I agree with what everyone here is saying, except for any prohibition of letting people build in risky areas. The government already has way too much power, merely allowing them to decide if you can build a home somewhere is ( pardon the pun ) opening the floodgates to draconian government. When you give someone a hammer expect to become a nail.

    There is a pure and simple solution that would really scale back government power, a Constitutional Amendment ( one of quite a few we will need ) that prohibits the government from giving ( granting ) any taxpayer money to anyone. Then, perform a thorough audit of all previous budgets and convert all previous grants to loans. Only in the rarest and emergency circumstances may the government redistribute money and then only as a loan. This will take a nice bite out of the Socialist welfare state.

    Government is now the destination of first resort for any and all problems and it must be changed back to the last resort. It is like this now by design of the Progressive-Socialist-NeoCommunist, but we didn’t get here all at once. It was ongoing layers of demands for government to do more and more, raising expectations year after year for the sheeple to expect more and more, and legislating more and more things for government to do. They cannot do any of this stuff if they are simply banned from re-distributing money in the first place.

    Amendments like this are not a pipe dream, and it goes against what purists have incorrectly warned about for many years. But they were wrong, and have inadvertently let the monster grow out of control in their own lifetimes. If an Amendment can give the the power to ban alcohol, and a subsequent Amendment can take that power away, then another Amendment can prohibit them from redistribution of taxpayer money. It will take many stakes to bury this vampire, this is but one.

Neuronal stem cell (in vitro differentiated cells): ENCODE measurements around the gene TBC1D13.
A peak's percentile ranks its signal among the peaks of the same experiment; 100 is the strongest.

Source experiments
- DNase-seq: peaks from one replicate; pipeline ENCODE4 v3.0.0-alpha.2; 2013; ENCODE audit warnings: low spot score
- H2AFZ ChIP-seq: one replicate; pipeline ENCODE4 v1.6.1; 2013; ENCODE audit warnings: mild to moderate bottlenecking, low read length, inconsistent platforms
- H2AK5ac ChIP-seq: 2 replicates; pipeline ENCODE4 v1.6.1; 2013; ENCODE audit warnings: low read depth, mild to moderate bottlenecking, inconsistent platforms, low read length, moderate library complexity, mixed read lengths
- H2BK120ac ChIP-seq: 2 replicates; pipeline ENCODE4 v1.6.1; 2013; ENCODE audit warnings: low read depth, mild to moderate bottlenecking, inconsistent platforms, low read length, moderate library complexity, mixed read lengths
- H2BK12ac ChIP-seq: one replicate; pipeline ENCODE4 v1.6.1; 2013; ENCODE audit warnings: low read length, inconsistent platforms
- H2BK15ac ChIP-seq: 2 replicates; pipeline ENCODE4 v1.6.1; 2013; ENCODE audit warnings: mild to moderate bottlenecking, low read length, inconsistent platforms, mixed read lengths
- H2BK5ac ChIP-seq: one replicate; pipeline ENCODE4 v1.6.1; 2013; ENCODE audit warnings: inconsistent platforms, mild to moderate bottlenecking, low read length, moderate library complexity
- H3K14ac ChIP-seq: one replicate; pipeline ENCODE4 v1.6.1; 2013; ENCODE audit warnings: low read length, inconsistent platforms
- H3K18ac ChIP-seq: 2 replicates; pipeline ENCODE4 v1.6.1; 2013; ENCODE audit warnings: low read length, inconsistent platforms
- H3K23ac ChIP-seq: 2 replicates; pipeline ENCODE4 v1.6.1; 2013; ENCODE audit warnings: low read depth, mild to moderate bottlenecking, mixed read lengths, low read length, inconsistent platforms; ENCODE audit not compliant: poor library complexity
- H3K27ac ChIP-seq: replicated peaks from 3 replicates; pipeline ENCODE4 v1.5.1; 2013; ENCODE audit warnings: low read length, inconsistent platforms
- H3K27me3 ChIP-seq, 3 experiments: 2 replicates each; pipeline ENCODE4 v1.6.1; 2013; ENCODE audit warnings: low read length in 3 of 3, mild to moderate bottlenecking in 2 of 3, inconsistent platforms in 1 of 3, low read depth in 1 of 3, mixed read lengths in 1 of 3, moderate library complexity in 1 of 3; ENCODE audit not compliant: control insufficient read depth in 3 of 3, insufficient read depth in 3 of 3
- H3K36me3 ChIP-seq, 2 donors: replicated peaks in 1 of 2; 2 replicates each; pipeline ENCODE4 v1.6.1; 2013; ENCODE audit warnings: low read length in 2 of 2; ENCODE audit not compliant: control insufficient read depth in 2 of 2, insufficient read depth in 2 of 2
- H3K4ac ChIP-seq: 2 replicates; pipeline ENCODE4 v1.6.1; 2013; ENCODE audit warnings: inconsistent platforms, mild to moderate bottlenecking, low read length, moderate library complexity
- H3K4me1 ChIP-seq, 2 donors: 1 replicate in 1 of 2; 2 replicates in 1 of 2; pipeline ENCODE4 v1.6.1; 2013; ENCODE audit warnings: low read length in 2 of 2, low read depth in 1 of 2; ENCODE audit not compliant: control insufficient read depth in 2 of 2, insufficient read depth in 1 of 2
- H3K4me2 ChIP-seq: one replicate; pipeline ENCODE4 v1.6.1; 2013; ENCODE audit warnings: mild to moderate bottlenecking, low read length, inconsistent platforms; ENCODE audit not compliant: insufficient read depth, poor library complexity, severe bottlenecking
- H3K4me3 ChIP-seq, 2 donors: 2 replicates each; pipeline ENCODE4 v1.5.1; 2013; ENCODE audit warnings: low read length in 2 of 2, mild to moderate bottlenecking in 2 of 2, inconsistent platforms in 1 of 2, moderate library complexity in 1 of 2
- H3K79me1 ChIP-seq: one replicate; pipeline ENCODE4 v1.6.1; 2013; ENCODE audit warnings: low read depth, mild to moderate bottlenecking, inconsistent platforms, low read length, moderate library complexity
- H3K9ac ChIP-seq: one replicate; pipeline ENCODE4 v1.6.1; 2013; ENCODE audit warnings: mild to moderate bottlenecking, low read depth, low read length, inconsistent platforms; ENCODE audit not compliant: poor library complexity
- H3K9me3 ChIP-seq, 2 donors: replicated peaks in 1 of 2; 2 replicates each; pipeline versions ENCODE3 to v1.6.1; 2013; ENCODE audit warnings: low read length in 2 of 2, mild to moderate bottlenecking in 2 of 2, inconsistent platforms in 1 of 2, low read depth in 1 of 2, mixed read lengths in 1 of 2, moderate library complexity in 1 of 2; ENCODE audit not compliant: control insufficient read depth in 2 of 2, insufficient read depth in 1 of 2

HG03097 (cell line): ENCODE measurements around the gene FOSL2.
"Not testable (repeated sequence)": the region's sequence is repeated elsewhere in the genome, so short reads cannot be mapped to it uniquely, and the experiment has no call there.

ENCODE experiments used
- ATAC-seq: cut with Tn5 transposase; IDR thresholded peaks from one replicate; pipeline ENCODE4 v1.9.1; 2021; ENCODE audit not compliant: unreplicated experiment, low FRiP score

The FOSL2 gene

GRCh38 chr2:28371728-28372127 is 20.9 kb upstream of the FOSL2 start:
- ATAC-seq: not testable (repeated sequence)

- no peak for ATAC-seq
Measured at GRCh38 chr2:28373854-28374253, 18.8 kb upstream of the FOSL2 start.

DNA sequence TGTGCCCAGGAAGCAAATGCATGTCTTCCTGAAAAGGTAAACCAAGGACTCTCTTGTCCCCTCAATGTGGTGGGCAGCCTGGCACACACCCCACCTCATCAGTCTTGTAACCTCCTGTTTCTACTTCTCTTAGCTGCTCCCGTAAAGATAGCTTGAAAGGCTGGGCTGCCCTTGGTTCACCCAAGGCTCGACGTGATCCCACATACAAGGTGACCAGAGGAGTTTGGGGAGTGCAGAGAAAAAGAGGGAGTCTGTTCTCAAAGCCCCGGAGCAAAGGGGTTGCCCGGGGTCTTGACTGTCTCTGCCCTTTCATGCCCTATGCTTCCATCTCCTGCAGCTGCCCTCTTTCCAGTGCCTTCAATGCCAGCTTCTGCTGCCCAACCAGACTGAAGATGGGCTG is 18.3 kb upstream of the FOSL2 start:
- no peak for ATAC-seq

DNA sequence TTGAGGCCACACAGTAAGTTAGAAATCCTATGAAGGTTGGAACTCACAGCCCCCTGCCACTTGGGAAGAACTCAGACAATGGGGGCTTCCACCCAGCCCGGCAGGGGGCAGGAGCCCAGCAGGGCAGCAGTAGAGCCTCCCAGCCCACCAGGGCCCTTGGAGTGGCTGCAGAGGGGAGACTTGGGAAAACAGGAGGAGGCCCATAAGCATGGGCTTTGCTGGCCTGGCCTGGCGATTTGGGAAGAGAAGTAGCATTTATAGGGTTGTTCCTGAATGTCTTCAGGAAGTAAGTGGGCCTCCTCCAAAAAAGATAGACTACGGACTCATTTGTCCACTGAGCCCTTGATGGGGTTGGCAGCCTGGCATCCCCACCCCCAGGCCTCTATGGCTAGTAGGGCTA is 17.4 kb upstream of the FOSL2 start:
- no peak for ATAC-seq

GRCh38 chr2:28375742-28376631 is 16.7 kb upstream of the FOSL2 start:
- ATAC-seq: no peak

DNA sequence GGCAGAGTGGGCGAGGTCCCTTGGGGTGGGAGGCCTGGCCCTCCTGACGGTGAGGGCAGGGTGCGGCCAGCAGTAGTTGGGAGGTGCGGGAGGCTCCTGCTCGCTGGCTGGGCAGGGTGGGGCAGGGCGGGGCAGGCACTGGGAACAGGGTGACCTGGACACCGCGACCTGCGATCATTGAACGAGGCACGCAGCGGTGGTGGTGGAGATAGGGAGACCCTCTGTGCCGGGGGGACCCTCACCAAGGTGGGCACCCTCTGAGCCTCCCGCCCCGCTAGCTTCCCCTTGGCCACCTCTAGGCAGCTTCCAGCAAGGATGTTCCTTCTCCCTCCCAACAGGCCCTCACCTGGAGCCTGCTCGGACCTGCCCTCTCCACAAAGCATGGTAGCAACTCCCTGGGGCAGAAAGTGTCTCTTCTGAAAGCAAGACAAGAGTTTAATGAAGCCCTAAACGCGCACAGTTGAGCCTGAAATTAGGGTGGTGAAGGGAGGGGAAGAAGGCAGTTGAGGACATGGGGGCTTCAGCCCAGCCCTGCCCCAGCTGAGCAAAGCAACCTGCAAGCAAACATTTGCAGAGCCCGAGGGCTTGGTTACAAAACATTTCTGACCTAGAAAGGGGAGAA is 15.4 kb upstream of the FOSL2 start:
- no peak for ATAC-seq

17. Advocating for reliance on ‘natural’ barriers to storms really means advocating a policy where people can no longer live on the sea shore. Very typical here in California. While there is a requirement for public access to beaches, and you are allowed to walk along the shore, very few people now are able to live on or near the shore. The CA Coastal Commission has reserved any undeveloped areas for the people themselves and their friends.

    There are large regions of the coastline where people could live, and where the climate is mild. What exactly is the wildlife that must be protected? Many suburban regions of the Bay Area for example are overrun with wildlife to the point where it is dangerous for people and the wildlife. I don’t buy the claim open space needs to be preserved. Why? The answer is so those with desirable property can have their property values go up and up having created an artificial shortage.

    What is happening now is instead of allowing people to live reasonably where they want to, on the coast, they are forced to live inland where temperature swings are greater, and more energy consumption is required. Meanwhile, TOU metering will drive electricity prices ever higher supposedly to encourage us to ‘conserve’. No, people don’t necessarily have the option to freely change their schedules and when they handle certain tasks. Many of us are busy with working and commuting, and little time is left over. Consequently, we all tend to do similar things at the same time.

    The regulators have set up a lovely catch 22 where we pay the bills, live places we don’t necessarily want to, and they get to enjoy their reserved splendor while keeping out the riffraff (us). On top of that, our richest cropland is being paved. Again, I ask where is our Tahrir Square? Time to take down the Energy Commission, Coastal Commission, CARB, Bay-Delta Commission, and that’s just for starters.